Lose Too Many Elections? Change the Rules!
Remember last year when we in the U.S. exercised our most precious franchise and reelected Barack Obama? Yeah, that was a good day. But it could have easily gone the other way.
There is a plan floating around out there that would give epically gerrymandered congressional districts even more potency: allocate electoral votes by district instead of the state as a whole. This may not sound like much, but it could be a big deal. For example, if Pennsylvania had this system in place for the 2008, instead of Obama taking all 21 electoral votes, he would have received 11, despite having won the state by 10 points. And it has the endorsement of Reince Priebus.
Republicans are in a unique position to make headway with such a plan nationally because Wisconsin and other key states that have gone to the Democratic presidential candidate in recent elections are currently controlled by Republicans at the state level. The change would give Republicans a chance to claim some of those states’ electoral votes.
“I think it’s something that a lot of states that have been consistently blue that are fully controlled red ought to be looking at,” Priebus said of the plan to change how electoral votes are granted.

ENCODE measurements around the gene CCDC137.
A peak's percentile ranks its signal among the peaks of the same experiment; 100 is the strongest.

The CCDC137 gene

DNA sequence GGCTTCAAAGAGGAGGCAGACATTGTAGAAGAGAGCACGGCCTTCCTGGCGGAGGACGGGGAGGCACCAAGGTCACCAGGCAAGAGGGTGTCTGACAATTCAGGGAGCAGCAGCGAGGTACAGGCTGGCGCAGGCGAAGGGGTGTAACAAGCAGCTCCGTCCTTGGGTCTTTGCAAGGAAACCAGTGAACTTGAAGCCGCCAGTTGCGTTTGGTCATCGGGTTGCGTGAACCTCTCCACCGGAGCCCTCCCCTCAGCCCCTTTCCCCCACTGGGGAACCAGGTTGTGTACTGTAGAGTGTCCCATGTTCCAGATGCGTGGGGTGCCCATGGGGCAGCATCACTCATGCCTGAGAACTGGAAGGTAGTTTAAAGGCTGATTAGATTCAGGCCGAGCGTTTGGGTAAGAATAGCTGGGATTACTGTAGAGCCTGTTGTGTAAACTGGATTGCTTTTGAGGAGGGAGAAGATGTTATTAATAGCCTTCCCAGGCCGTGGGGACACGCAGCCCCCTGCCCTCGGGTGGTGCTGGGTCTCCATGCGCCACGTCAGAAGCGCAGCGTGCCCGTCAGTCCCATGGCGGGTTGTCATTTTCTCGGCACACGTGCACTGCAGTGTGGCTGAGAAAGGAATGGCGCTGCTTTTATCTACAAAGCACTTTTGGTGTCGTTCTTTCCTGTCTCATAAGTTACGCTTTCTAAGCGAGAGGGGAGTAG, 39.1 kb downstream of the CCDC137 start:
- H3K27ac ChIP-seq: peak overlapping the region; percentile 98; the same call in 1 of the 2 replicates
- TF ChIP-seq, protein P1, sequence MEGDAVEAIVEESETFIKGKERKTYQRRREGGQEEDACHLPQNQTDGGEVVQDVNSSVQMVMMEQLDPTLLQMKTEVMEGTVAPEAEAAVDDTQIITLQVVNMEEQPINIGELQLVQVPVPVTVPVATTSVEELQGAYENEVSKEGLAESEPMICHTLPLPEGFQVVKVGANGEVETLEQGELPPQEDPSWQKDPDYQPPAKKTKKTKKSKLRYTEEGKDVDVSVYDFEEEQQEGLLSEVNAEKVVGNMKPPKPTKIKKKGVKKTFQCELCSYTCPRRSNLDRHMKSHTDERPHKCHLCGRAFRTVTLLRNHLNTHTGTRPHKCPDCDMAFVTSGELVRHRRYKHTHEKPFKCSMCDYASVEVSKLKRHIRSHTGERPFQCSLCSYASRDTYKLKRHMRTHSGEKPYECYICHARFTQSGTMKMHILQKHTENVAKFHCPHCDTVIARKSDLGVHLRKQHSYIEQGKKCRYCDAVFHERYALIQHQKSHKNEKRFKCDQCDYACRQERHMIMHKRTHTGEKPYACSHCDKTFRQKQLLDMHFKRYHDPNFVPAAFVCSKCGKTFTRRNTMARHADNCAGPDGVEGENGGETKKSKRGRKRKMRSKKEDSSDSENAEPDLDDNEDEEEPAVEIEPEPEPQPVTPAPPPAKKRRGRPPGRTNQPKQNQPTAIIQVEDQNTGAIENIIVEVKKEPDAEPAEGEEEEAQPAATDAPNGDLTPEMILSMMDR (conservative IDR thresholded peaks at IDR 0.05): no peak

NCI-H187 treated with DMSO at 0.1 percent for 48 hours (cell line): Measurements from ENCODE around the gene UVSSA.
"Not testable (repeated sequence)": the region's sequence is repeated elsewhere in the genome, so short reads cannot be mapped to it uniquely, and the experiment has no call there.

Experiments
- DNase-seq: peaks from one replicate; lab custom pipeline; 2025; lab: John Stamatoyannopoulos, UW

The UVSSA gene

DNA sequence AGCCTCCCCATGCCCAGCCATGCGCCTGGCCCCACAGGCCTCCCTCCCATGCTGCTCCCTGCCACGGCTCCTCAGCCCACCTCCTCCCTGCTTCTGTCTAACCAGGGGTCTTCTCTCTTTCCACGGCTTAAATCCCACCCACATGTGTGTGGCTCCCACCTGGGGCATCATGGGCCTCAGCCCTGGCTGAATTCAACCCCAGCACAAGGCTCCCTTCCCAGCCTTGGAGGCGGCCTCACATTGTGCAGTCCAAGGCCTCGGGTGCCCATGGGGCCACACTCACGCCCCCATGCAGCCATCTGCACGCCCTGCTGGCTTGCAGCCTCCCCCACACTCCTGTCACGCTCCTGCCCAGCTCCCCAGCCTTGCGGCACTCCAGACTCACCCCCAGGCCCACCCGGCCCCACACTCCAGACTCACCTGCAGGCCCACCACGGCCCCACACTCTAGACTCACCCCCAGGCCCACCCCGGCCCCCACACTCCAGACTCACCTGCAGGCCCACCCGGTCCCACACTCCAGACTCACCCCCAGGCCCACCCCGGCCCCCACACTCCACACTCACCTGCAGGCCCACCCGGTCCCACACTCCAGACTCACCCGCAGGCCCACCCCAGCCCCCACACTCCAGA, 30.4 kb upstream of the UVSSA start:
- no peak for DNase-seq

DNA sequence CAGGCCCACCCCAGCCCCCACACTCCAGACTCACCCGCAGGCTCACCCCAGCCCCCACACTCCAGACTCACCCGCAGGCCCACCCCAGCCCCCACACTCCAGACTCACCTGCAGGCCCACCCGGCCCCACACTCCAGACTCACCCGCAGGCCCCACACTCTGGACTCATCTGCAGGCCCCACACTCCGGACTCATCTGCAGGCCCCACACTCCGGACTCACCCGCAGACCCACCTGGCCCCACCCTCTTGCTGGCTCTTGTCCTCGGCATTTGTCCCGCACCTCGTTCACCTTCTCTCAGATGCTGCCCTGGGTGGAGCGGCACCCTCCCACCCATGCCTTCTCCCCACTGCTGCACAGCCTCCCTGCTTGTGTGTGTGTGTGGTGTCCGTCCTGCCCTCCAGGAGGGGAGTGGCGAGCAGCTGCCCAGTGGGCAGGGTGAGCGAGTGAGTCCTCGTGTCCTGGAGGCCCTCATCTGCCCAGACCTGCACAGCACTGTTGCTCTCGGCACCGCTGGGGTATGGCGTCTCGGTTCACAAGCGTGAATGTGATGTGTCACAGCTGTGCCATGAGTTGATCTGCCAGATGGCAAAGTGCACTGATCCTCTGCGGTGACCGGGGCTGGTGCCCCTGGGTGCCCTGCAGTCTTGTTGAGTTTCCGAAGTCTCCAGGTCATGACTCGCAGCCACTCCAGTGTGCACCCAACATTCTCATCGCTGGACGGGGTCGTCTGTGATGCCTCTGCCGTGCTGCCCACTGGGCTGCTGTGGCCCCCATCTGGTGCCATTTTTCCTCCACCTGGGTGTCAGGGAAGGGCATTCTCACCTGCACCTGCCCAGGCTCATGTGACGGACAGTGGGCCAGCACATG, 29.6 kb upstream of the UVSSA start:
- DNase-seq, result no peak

Such a system “gives more local control” to the states, he argued.
Local control my eye! This is a power grab, plain and simple. This type of system is used by both Maine and Nebraska, so it’s not unheard of or inherently bad. But the cynicism is palpable. And gross.
Look, I know politics will be politics and a lot of people look upon it as a game. A game that can make a few people very rich and powerful, but a game all the same. The problem is that it isn’t game. It’s real life to millions of people. Elections matter. In another time the recent presidential election losses by the GOP would prompt some soul-searching. Like, maybe winning white people isn’t enough anymore. Maybe you should stop speaking about women like we are endowed with cryptic female choice. Maybe steps toward ensuring universal access to health care isn’t the sign of the apocalypse. Maybe it’s time to compromise. Maybe.
I’m not going to pretend that I don’t have a stake in this fight. (I’ve already admitted that I’m totes happy about Obama’s reelection.) However, this move is unseemly no matter what party you talk about. It’s not better when you replace Republicans with Democrats. It’s shifty and underhanded, and it betrays the real goal of elections. Win at all costs. We deserve better than that.
Image credit: Tobyotter